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Chiefs' Offensive Line Supports First Downs for Down Syndrome

An O-line tradition

The Kansas City Chiefs offensive linemen participated in the 15thAnnual Private Cellar Wine Tasting & Auction event to support First Downs for Down Syndrome (FDFDS) Thursday night.

FDFDS is a unique organization that strives to support the 1,500 families in the Kansas City area caring for a loved one with Down syndrome. With the help of FDFDS, these families have local access to vital medical, emotional, and educational support services.

"We are a parent-to-parent, womb-to-tomb organization," Amy Stoll, Down Syndrome Guild Chief Development Officer, shared.

Stoll explained they are with a family through the whole life of that person whether they're a baby, going to school, heading off to college, helping them get jobs to even when they're in their 50s looking for an apartment to live in.

The Chiefs organization and First Downs for Down Syndrome have formed a long lasting partnership. FDDS has raised nearly $9.0 million for the Down Syndrome Community with the help of the Chiefs since 1992

And the Chiefs' O-line has been supporting FDFDS since its inception in 1992.

"I think Will Shields was one of the first guys to do it and ever since then it's been in the offensive line family to say," Chiefs offensive lineman Mitch Morse said. "It's very cool to come out with your guys outside of a football environment and be productive and active in the community."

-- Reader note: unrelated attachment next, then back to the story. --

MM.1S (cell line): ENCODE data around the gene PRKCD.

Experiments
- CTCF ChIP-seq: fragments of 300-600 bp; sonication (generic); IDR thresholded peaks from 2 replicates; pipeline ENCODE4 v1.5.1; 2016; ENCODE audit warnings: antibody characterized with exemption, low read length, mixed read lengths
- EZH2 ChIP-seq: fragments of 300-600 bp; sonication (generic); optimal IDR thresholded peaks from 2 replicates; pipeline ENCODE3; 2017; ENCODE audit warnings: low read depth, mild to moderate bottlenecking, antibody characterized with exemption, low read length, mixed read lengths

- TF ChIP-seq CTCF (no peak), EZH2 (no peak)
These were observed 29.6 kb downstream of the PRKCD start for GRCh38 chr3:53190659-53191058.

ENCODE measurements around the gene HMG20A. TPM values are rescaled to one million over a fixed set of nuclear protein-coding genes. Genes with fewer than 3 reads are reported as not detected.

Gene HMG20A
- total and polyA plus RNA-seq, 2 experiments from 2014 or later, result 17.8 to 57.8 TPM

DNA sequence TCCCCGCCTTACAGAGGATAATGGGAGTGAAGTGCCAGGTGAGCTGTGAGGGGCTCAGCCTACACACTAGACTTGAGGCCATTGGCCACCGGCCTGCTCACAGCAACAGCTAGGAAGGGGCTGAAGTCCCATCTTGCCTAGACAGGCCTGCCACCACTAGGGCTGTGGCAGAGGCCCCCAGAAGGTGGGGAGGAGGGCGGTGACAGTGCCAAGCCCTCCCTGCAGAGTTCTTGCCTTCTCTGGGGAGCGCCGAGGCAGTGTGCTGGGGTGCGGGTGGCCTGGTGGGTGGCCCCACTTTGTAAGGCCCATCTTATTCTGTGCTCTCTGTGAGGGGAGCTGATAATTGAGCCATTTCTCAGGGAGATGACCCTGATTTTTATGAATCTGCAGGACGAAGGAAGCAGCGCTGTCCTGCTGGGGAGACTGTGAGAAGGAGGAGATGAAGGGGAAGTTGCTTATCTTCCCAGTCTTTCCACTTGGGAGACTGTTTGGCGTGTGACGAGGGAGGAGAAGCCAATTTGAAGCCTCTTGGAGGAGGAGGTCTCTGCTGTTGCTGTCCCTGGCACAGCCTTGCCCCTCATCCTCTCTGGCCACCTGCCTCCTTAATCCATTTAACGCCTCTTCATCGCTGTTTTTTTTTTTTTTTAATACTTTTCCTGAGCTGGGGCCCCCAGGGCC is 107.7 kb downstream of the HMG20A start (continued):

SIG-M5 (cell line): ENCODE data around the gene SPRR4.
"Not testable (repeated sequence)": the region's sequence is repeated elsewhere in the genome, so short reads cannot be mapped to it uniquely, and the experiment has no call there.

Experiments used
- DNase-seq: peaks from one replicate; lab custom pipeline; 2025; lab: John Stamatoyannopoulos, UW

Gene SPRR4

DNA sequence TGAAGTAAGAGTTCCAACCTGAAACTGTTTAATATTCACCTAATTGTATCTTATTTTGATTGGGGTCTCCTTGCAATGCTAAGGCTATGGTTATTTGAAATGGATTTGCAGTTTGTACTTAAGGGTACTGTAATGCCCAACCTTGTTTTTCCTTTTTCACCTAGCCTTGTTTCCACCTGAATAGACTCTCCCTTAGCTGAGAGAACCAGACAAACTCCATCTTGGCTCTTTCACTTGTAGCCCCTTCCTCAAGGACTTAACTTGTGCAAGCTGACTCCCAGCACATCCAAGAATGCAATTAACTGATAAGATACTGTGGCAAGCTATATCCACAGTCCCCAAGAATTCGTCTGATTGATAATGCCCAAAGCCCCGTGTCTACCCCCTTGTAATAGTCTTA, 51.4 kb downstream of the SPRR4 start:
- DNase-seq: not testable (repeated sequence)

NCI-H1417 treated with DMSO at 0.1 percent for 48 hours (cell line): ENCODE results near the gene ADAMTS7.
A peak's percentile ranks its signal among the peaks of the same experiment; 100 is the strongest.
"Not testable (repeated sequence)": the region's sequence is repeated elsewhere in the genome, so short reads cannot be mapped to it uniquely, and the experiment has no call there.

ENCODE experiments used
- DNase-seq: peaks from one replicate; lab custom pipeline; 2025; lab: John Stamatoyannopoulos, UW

The event has raised over $1.5 million in donations the past 14 years for the Kansas City Down syndrome community.

"It's cool to partner with something that has a history and the people who have been here before you have done it, so you know there's this shared history between generations," Chiefs offensive lineman Mitchell Schwartz said. "The way things move in the NFL these days, it's cool to be connected to people who came before you."

Stoll said the linemen's presence is always warm and welcoming, despite their rep on the field.

"They love the kids and they're just glad to be part of the organization, knowing they're making a difference," Stoll said.

And for some of the linemen, this event is just as important for their significant other.

"My wife works with kids with autisms and she worked with kids with special needs in college, so it's something she's very passionate about as well," Schwartz said. "It's a great opportunity to show people us as players, but also us as families and show there's a little bit more to us than just what you see on the field."

To learn more about FDFDS, visit their website here.

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